Accessing Formal Credit: Social Capital versus ‘Social Position’ (Lesson from a Javanese Village)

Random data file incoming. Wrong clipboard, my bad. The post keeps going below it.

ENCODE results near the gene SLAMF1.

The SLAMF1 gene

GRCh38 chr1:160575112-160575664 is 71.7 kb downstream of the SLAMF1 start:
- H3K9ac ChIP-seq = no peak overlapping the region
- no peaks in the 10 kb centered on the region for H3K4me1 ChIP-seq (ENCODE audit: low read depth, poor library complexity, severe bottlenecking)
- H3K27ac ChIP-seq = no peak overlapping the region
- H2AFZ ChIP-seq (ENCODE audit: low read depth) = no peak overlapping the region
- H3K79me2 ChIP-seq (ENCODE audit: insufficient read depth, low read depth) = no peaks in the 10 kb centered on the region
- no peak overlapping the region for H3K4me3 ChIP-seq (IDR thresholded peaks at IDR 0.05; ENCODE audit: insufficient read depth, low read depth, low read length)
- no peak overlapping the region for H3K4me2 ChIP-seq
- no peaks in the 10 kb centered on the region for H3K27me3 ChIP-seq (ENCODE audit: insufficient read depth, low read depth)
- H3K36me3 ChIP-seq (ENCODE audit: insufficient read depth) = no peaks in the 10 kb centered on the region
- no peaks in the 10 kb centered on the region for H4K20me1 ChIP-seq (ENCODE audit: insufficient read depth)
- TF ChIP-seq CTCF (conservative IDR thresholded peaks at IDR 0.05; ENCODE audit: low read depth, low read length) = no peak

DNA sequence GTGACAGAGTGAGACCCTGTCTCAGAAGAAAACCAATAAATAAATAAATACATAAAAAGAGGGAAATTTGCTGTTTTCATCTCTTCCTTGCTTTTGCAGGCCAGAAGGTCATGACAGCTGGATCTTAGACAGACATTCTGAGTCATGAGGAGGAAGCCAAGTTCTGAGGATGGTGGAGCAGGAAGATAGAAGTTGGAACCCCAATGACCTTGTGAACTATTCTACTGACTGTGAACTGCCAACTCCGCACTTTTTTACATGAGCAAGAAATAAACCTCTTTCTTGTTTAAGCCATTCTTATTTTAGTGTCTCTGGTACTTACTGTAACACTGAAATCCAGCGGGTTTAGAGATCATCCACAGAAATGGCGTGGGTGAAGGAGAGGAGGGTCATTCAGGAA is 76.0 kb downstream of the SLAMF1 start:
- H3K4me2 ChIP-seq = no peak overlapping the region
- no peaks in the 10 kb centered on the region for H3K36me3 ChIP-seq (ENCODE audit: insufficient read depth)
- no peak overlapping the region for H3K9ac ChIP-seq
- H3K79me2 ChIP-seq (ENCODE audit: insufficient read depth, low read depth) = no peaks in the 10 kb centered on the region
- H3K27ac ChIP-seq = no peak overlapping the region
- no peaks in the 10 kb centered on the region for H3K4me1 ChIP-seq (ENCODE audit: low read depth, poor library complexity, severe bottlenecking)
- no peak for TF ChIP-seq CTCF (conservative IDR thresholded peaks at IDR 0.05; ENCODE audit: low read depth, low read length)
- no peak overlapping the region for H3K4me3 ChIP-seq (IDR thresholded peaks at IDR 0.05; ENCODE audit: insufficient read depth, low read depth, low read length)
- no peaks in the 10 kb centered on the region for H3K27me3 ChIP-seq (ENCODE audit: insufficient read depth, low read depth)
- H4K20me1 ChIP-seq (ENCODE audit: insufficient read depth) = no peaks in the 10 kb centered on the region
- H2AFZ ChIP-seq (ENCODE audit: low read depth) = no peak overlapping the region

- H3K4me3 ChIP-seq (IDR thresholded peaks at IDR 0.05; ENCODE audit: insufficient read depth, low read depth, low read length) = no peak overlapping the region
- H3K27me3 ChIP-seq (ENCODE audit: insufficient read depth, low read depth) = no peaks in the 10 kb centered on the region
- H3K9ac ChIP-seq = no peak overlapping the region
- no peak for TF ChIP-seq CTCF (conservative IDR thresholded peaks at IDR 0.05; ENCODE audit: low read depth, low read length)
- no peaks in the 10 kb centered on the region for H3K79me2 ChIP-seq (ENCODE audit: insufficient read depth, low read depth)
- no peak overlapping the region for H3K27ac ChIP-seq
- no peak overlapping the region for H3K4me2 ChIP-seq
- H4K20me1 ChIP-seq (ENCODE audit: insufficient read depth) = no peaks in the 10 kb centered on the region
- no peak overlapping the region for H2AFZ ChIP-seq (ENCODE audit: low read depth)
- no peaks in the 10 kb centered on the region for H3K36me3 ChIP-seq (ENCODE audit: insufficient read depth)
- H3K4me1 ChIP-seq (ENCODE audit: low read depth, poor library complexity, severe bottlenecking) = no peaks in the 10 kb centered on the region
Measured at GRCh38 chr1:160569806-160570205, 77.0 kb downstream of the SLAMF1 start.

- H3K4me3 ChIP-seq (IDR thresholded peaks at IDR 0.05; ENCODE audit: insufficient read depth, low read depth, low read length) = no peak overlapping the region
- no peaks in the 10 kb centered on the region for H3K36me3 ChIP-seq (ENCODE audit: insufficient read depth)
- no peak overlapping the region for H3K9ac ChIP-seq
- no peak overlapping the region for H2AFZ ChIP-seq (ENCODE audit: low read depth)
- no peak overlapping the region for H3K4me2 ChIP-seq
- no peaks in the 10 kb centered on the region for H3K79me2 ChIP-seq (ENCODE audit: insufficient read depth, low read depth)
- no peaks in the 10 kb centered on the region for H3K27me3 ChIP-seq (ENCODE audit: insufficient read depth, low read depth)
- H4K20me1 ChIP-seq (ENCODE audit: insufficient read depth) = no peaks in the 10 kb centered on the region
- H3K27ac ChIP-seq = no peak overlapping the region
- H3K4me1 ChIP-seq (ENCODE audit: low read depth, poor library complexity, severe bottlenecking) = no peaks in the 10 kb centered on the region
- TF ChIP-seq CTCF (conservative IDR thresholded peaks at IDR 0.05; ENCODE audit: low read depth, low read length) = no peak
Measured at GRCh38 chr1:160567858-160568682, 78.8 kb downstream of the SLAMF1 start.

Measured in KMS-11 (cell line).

Low access to formal credit persists in most of developing economies also in Indonesia. Most of households especially in rural areas do not familiar with formal credit. Therefore, formal credit institution needs a mediation or substitution. Recent studies argue that social capital could to a better flow of information between creditors and borrowers and hence less adverse selection and moral hazard in the market for credit. The guarantee of groups and pressure by social network also are important techniques to improve credit performance. The relation between social capital and credit access is an interesting issue since the promotion of formal credit facilities in rural areas is argued as an important policy in reducing poverty level. The aim of this paper is to describe the connection between social capital and access to formal credit, especially from commercial banking in the case of a Javanese village. To describe the connection, this paper will seek what are the different characteristics between household that having access to commercial credit and the other group of households. However, since there is also an argument that social capital does not guarantee poor people to access formal credit, this paper also analyse other important variable namely ‘social position’ of the head of household in their rural community.
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